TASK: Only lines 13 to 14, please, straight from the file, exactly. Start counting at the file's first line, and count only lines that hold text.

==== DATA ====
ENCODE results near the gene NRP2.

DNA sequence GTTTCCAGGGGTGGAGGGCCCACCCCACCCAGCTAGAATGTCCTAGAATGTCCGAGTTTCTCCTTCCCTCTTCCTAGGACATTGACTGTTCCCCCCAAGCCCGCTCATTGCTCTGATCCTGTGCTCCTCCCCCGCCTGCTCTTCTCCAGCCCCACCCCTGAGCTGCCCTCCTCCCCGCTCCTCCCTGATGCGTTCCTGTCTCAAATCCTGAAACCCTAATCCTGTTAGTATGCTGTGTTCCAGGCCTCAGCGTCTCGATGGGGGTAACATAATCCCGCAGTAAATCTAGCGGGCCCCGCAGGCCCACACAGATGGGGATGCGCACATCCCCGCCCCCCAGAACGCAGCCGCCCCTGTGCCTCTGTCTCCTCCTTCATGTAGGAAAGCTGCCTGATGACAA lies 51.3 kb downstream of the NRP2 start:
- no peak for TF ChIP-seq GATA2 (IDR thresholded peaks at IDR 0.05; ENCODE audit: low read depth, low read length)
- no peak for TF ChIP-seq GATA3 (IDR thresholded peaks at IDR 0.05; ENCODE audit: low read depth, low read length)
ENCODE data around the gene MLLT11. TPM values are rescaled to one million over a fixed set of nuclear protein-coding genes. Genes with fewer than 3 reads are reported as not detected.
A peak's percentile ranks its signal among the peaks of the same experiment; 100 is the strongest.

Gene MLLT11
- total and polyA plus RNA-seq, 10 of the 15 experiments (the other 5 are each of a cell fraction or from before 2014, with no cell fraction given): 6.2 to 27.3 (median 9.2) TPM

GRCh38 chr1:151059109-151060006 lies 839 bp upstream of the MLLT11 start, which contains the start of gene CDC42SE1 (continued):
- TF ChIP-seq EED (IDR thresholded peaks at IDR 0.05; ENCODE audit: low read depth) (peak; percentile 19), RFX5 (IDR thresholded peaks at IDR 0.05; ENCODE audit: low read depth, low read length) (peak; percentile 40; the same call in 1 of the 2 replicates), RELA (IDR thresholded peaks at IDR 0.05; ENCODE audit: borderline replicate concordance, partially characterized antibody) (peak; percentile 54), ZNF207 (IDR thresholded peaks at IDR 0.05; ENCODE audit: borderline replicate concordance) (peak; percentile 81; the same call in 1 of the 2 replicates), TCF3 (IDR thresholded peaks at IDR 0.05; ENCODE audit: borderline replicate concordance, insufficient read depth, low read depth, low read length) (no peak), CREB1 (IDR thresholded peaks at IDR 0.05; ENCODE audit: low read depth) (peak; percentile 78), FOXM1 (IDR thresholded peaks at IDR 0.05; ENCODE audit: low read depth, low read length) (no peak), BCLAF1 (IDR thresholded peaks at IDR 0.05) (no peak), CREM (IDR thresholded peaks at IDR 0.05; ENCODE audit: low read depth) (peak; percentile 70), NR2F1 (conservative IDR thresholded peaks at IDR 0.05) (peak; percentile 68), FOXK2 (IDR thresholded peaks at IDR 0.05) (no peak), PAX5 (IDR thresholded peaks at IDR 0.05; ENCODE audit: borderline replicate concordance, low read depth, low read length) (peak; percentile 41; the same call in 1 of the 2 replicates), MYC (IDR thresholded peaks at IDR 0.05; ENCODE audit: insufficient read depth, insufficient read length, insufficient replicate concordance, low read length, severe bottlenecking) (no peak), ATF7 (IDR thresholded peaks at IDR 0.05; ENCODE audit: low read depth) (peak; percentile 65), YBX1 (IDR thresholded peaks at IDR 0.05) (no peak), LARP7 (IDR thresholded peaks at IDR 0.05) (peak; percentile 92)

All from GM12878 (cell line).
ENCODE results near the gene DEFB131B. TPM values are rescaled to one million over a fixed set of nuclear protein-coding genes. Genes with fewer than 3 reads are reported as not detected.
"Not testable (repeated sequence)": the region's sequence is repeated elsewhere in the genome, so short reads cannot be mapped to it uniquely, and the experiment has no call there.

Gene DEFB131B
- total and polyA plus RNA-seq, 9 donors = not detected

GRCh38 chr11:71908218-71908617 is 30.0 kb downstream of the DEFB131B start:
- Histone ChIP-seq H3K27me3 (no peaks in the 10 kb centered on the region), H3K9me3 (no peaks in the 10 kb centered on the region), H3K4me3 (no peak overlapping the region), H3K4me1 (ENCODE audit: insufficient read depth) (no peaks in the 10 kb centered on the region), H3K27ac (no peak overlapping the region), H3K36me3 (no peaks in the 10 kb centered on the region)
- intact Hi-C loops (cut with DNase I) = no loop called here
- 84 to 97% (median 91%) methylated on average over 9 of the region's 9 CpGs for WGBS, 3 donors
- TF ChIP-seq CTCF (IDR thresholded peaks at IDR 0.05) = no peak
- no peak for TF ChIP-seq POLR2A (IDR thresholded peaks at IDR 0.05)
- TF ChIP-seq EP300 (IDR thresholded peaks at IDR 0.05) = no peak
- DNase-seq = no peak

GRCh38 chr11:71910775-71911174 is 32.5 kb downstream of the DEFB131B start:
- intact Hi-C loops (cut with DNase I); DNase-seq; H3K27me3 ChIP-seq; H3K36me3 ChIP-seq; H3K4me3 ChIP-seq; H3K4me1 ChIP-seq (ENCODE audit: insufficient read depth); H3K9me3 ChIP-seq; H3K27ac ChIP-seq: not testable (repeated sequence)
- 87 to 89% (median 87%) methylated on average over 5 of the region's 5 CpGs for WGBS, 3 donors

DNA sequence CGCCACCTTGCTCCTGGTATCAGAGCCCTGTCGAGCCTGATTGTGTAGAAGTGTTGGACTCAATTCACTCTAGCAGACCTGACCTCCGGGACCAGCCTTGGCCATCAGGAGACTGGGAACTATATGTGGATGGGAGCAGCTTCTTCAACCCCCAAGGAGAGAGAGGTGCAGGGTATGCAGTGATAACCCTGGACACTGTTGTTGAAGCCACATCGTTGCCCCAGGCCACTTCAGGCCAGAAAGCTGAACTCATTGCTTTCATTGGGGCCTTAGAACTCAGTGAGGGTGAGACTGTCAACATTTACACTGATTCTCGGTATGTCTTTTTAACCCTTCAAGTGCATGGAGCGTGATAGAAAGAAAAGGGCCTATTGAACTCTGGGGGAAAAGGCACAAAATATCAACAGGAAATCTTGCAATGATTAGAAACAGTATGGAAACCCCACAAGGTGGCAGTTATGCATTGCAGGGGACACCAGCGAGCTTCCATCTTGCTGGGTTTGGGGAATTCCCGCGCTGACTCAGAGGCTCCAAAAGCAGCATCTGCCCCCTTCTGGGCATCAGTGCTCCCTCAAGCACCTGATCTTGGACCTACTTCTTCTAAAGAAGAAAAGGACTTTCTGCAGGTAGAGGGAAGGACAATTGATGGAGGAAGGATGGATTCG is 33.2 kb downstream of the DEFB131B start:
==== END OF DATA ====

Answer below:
"Not testable (repeated sequence)": the region's sequence is repeated elsewhere in the genome, so short reads cannot be mapped to it uniquely, and the experiment has no call there.

Gene DEFB131B